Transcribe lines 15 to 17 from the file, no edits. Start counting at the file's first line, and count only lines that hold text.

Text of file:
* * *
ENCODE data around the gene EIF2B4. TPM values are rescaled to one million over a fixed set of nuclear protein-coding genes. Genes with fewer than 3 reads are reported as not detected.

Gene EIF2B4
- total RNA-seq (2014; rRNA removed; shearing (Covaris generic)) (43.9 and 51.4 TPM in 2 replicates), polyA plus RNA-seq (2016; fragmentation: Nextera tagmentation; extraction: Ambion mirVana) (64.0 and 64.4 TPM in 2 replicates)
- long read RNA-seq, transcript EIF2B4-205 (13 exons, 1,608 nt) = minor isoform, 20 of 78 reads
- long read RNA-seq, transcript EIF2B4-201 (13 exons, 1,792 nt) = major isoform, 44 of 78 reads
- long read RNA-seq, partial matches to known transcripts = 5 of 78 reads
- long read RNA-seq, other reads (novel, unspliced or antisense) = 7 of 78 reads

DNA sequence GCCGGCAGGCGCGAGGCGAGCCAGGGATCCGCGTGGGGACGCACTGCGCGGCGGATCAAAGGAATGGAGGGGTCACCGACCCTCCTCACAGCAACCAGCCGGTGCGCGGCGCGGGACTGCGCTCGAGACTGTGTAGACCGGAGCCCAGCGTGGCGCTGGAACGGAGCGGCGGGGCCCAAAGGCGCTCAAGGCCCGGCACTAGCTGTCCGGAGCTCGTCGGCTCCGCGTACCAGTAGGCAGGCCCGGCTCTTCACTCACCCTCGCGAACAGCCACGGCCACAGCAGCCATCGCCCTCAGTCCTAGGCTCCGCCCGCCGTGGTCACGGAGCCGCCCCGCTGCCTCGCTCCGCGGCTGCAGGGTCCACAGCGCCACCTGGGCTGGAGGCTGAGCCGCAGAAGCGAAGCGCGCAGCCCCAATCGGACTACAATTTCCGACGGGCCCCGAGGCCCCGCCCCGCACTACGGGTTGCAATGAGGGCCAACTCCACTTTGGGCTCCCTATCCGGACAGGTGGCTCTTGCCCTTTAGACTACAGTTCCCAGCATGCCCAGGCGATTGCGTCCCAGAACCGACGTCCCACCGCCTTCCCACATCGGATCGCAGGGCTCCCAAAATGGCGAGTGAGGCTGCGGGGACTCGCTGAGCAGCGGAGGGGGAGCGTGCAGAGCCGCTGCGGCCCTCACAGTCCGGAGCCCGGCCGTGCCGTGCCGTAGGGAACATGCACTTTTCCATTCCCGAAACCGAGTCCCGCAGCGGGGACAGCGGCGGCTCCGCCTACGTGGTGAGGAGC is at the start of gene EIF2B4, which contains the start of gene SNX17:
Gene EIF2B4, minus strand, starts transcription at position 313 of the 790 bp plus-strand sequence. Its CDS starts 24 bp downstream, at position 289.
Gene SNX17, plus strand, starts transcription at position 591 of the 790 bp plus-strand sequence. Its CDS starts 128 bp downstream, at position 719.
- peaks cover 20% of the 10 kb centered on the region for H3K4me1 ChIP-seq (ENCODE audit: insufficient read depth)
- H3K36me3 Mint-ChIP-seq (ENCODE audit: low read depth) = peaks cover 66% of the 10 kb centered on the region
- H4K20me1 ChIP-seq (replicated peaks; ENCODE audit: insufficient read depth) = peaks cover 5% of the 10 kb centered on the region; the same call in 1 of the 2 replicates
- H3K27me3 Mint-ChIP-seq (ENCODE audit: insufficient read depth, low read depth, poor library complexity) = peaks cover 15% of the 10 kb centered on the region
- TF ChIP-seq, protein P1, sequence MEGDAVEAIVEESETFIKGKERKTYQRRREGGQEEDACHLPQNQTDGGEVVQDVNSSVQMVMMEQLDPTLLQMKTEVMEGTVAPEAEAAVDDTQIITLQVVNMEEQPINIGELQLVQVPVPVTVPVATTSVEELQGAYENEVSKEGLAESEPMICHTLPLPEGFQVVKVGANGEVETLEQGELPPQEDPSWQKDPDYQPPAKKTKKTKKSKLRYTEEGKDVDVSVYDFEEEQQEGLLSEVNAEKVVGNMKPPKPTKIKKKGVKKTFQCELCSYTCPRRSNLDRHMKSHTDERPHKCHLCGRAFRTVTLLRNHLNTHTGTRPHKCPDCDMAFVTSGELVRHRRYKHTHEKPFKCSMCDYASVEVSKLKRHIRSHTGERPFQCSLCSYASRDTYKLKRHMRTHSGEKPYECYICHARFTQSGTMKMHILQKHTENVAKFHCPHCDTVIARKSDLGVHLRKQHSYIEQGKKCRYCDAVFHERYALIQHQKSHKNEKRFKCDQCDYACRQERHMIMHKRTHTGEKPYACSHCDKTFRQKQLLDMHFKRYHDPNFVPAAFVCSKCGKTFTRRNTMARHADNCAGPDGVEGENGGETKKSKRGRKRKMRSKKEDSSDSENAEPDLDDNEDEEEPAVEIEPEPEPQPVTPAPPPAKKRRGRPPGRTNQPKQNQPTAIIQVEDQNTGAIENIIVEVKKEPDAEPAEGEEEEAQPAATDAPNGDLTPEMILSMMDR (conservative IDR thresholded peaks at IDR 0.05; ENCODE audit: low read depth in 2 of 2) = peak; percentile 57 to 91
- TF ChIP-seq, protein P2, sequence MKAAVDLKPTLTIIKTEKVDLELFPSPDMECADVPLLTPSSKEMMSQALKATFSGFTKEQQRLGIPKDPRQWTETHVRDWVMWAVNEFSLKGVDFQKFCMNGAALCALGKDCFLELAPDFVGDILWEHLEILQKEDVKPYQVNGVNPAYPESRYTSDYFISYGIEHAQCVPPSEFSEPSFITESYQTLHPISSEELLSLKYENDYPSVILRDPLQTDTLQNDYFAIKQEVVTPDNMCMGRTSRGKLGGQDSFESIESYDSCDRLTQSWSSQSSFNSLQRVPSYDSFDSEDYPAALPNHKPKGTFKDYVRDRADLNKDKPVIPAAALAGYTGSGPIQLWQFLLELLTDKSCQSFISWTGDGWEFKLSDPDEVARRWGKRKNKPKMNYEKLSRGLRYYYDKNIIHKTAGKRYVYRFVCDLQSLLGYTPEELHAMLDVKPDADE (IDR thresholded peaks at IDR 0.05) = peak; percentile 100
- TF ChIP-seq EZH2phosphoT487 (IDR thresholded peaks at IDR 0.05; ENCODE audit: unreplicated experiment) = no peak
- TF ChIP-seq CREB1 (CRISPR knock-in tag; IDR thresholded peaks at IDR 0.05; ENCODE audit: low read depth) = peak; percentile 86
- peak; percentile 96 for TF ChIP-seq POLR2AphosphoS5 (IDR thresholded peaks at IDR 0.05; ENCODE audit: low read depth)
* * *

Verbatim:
- TF ChIP-seq, protein P1, sequence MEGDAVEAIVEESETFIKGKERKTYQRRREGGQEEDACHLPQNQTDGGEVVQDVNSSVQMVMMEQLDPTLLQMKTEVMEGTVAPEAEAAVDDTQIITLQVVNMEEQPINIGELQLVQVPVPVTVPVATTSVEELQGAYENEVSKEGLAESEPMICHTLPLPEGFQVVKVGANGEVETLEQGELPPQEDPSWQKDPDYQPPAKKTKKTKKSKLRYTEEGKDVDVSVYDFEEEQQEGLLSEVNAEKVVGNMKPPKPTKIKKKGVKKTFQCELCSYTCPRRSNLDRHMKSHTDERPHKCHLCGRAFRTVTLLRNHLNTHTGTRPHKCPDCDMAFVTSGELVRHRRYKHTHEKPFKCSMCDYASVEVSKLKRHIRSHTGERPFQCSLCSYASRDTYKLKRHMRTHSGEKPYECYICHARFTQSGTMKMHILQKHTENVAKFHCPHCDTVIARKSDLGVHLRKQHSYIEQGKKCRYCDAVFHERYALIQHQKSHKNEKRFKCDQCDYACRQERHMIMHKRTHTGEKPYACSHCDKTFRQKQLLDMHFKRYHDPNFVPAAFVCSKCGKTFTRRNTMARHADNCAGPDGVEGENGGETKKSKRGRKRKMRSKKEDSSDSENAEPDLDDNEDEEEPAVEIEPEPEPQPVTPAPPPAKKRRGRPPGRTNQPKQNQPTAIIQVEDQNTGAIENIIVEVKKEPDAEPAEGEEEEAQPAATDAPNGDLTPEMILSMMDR (conservative IDR thresholded peaks at IDR 0.05; ENCODE audit: low read depth in 2 of 2) = peak; percentile 57 to 91
- TF ChIP-seq, protein P2, sequence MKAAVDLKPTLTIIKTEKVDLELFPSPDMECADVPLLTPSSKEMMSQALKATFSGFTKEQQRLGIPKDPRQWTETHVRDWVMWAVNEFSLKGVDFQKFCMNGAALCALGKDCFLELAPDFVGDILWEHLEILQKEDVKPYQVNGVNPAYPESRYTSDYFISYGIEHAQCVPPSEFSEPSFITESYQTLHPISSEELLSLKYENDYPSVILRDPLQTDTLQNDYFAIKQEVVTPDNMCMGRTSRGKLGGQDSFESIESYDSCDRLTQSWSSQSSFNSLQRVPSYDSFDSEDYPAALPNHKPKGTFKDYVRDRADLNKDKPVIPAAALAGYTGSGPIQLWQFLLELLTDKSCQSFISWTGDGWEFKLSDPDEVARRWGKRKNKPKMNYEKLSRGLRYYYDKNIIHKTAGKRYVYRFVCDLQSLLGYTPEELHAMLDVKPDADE (IDR thresholded peaks at IDR 0.05) = peak; percentile 100
- TF ChIP-seq EZH2phosphoT487 (IDR thresholded peaks at IDR 0.05; ENCODE audit: unreplicated experiment) = no peak